Moab versus St. George/Hurricane-screen-shot-2019-04-22-3.00.03-pm.jpgMoab versus St. George/Hurricane-screen-shot-2019-04-22-3.03.09-pm.jpg
    Straight outta Rossland

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    Great report.

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    Quote Originally Posted by 6foot4 View Post
    Does anyone mind talking about what makes this experience better than hitting the trails when they aren't so crowded? It kinda sounds like it would be full of bikes and just a big hassle.
    I did 2 fall Outerbike in Moab, so here is the thing about crowds - if you are doing shuttles and you are not on first ones - you'll have heavy traffic on trail so if you are riding faster/better then regular crowd - you'll be constantly looking for section to pass slower riders and while its not a big deal (for me at least) - it still sucks a bit.
    However if you are first in line for demo (or in BYOB camp) and off on one of the very first shuttles - trail is yours. Rule of thumb - the earlier you are off - the better riding you'll get (weather permitting).

    Epic rides like Slickrock could be kinda crowded any day, but it doesn't compare to dozens and dozens of riders been shuttled to a single trail head during the fest.

    Bad weather (if its not preventing your ride altogether like it did with my attempt to do Whole Enchilada last October) - is your friend. First time we did Slickrock in 2017 it was cold, a bit rainy and very windy and we met only 2 other riders on the whole trail even we were riding it anti-clockwise. That was really awesome to have it all for ourselves.

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    Quote Originally Posted by CptSydor View Post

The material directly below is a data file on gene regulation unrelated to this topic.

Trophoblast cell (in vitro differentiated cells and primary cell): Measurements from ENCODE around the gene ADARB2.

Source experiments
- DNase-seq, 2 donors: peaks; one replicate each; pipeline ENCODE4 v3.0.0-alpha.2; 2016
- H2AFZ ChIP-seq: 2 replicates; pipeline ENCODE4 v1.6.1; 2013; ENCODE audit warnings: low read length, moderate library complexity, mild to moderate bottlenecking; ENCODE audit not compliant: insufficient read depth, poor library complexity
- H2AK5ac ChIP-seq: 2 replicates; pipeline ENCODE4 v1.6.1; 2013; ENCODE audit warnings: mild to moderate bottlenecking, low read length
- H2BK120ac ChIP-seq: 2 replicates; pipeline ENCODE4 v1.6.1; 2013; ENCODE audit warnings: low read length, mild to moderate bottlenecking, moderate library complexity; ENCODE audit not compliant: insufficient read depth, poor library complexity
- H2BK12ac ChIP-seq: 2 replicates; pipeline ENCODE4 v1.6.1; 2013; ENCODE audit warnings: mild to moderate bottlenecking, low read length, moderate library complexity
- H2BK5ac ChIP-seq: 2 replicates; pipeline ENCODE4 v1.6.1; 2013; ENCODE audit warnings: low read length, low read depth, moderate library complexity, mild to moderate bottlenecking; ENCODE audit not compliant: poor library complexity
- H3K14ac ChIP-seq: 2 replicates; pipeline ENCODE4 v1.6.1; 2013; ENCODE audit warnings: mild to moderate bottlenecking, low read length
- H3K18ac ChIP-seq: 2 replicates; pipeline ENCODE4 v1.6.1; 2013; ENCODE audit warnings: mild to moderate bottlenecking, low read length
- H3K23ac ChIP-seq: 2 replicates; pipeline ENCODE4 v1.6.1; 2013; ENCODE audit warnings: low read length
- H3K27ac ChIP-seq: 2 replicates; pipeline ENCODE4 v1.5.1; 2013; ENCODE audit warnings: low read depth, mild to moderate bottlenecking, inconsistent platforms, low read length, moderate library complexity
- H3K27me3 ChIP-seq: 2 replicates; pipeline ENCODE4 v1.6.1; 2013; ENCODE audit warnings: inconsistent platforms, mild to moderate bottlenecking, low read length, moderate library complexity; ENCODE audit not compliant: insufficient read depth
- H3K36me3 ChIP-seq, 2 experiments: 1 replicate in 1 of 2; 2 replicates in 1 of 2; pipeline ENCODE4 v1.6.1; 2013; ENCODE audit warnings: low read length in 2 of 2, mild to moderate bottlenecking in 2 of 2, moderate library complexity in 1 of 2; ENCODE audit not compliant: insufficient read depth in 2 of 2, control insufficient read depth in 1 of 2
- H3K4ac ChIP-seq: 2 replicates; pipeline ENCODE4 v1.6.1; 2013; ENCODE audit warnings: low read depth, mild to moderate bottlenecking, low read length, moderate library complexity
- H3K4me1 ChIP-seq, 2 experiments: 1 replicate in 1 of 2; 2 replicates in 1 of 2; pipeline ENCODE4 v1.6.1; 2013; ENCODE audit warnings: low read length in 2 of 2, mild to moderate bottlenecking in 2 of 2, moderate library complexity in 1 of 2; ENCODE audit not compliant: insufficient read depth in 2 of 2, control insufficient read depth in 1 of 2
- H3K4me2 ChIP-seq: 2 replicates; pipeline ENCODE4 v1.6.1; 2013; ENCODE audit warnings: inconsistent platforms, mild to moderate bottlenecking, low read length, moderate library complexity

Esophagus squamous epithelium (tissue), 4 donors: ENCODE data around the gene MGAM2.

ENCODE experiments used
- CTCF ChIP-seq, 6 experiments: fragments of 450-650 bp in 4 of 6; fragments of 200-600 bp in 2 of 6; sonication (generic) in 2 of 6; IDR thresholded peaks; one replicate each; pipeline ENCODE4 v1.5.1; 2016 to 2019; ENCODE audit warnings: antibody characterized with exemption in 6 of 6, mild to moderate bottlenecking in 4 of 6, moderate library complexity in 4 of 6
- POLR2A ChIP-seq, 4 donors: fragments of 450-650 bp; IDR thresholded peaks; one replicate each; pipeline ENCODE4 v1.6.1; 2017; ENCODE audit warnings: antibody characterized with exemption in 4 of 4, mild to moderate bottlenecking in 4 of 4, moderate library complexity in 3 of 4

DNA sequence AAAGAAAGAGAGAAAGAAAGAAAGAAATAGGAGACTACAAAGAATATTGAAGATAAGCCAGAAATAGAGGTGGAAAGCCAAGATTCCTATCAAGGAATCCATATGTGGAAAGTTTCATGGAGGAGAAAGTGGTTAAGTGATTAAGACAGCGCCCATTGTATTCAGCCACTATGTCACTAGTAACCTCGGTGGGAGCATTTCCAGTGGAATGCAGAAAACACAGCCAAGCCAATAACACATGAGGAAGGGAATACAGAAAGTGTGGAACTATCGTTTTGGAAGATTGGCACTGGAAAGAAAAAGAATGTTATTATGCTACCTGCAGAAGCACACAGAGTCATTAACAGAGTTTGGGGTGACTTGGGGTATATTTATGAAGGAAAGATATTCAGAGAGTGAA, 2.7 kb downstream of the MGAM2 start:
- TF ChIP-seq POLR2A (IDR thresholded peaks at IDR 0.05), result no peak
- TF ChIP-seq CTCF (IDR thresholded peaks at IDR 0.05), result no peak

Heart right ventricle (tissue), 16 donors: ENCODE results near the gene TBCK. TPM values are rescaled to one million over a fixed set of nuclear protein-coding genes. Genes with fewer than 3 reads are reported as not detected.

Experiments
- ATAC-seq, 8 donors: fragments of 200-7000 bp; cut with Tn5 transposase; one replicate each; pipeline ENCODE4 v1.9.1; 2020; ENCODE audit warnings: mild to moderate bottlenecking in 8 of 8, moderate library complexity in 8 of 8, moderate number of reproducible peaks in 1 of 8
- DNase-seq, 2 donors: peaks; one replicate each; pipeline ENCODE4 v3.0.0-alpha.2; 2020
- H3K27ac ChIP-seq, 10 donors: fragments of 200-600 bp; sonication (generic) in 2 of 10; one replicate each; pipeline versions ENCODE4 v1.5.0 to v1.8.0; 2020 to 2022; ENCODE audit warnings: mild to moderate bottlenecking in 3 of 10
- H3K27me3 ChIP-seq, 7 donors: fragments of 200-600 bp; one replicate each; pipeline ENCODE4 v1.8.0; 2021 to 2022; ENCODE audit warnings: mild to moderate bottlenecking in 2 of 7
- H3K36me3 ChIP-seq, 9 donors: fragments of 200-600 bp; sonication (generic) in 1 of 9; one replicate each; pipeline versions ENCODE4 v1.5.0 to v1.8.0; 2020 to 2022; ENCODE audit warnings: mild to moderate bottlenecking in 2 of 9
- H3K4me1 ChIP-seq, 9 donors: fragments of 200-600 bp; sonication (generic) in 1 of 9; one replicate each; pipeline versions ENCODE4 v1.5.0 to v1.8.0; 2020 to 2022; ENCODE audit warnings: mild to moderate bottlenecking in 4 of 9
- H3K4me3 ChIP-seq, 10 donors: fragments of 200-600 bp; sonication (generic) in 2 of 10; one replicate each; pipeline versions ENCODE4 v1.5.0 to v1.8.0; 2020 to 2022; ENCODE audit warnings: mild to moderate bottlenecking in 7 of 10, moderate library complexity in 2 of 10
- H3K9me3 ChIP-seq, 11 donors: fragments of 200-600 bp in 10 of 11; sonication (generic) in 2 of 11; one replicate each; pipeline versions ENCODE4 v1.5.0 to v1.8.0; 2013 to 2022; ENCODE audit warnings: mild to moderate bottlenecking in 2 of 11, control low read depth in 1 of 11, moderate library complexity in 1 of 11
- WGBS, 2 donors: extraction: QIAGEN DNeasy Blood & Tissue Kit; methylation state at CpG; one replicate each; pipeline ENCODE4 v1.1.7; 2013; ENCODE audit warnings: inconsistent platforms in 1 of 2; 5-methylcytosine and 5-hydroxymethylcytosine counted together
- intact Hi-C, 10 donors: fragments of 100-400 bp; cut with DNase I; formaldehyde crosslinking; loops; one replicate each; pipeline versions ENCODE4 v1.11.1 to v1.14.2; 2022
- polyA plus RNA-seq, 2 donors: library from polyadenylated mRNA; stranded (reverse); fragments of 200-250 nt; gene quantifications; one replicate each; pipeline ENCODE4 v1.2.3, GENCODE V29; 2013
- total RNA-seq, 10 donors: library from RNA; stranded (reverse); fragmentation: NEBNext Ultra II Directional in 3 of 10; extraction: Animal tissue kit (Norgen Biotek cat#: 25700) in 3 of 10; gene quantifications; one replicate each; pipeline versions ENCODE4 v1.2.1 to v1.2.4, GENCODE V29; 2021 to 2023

Update on the trip.

    Had a great time, very impressed with the trails in Hurricane and St. George. Was nice that there wasn't much climbing either for the early season ski legs.
    Thx for the great report!

    Btw, doing moguls helps with legs for summer, plus its the way to warm up when you are skiing at -25/30C without going inside

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    Quote Originally Posted by borisotto View Post
    Thx for the great report!

    Btw, doing moguls helps with legs for summer, plus its the way to warm up when you are skiing at -25/30C without going inside
    Yes it does. We ski a lot, including slack and backcountry. Groomers just get us from place to place when needed and there aren't even many at our mountain. Plus we fatbike a little and do a fair amount of ungroomed XC skiing.

    Compared to historically, when we were racing seriously, our fitness come spring is pretty pitiful, but relatively we are still in pretty good shape.
    Straight outta Rossland

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    Quote Originally Posted by borisotto View Post
    Thx for the great report!

    Btw, doing moguls helps with legs for summer, plus its the way to warm up when you are skiing at -25/30C without going inside
    I got in 79 days of skiing almost exclusively bumps and powder....good season in Utah....on telemark gear. My first ride I felt like King Kong!

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    Quote Originally Posted by MSU Alum View Post
    I got in 79 days of skiing almost exclusively bumps and powder....good season in Utah....on telemark gear.